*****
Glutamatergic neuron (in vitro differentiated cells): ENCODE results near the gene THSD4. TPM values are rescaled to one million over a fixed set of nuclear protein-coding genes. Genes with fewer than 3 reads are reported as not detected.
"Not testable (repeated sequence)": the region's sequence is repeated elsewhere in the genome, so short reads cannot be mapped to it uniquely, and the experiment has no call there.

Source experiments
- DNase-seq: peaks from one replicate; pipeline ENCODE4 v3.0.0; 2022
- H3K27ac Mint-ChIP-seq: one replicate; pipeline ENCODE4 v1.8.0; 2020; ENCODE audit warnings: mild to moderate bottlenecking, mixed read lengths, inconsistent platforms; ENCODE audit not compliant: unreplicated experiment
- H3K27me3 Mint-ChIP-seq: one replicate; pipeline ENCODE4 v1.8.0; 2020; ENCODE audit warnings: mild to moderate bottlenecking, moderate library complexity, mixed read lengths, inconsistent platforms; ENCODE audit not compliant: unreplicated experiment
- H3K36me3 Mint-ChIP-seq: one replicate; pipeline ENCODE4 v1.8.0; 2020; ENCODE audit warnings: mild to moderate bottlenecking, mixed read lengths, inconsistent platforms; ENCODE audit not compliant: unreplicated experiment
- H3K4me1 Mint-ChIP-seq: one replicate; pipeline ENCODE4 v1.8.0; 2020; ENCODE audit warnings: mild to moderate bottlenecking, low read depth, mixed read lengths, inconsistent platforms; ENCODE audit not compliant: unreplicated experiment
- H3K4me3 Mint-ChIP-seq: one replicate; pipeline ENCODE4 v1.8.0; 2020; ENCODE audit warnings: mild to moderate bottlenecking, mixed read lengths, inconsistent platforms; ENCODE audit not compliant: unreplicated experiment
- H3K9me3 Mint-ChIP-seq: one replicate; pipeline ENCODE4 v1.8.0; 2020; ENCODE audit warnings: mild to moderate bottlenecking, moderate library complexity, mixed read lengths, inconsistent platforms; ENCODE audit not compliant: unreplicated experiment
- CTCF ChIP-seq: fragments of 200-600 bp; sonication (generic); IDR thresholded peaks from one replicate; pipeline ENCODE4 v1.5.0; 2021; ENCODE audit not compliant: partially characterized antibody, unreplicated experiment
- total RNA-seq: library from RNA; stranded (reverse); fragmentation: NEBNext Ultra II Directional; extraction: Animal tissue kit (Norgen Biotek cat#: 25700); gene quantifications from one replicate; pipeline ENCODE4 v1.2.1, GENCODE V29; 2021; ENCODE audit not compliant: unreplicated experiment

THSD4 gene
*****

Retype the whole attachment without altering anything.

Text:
Glutamatergic neuron (in vitro differentiated cells): ENCODE results near the gene THSD4. TPM values are rescaled to one million over a fixed set of nuclear protein-coding genes. Genes with fewer than 3 reads are reported as not detected.
"Not testable (repeated sequence)": the region's sequence is repeated elsewhere in the genome, so short reads cannot be mapped to it uniquely, and the experiment has no call there.

Source experiments
- DNase-seq: peaks from one replicate; pipeline ENCODE4 v3.0.0; 2022
- H3K27ac Mint-ChIP-seq: one replicate; pipeline ENCODE4 v1.8.0; 2020; ENCODE audit warnings: mild to moderate bottlenecking, mixed read lengths, inconsistent platforms; ENCODE audit not compliant: unreplicated experiment
- H3K27me3 Mint-ChIP-seq: one replicate; pipeline ENCODE4 v1.8.0; 2020; ENCODE audit warnings: mild to moderate bottlenecking, moderate library complexity, mixed read lengths, inconsistent platforms; ENCODE audit not compliant: unreplicated experiment
- H3K36me3 Mint-ChIP-seq: one replicate; pipeline ENCODE4 v1.8.0; 2020; ENCODE audit warnings: mild to moderate bottlenecking, mixed read lengths, inconsistent platforms; ENCODE audit not compliant: unreplicated experiment
- H3K4me1 Mint-ChIP-seq: one replicate; pipeline ENCODE4 v1.8.0; 2020; ENCODE audit warnings: mild to moderate bottlenecking, low read depth, mixed read lengths, inconsistent platforms; ENCODE audit not compliant: unreplicated experiment
- H3K4me3 Mint-ChIP-seq: one replicate; pipeline ENCODE4 v1.8.0; 2020; ENCODE audit warnings: mild to moderate bottlenecking, mixed read lengths, inconsistent platforms; ENCODE audit not compliant: unreplicated experiment
- H3K9me3 Mint-ChIP-seq: one replicate; pipeline ENCODE4 v1.8.0; 2020; ENCODE audit warnings: mild to moderate bottlenecking, moderate library complexity, mixed read lengths, inconsistent platforms; ENCODE audit not compliant: unreplicated experiment
- CTCF ChIP-seq: fragments of 200-600 bp; sonication (generic); IDR thresholded peaks from one replicate; pipeline ENCODE4 v1.5.0; 2021; ENCODE audit not compliant: partially characterized antibody, unreplicated experiment
- total RNA-seq: library from RNA; stranded (reverse); fragmentation: NEBNext Ultra II Directional; extraction: Animal tissue kit (Norgen Biotek cat#: 25700); gene quantifications from one replicate; pipeline ENCODE4 v1.2.1, GENCODE V29; 2021; ENCODE audit not compliant: unreplicated experiment

THSD4 gene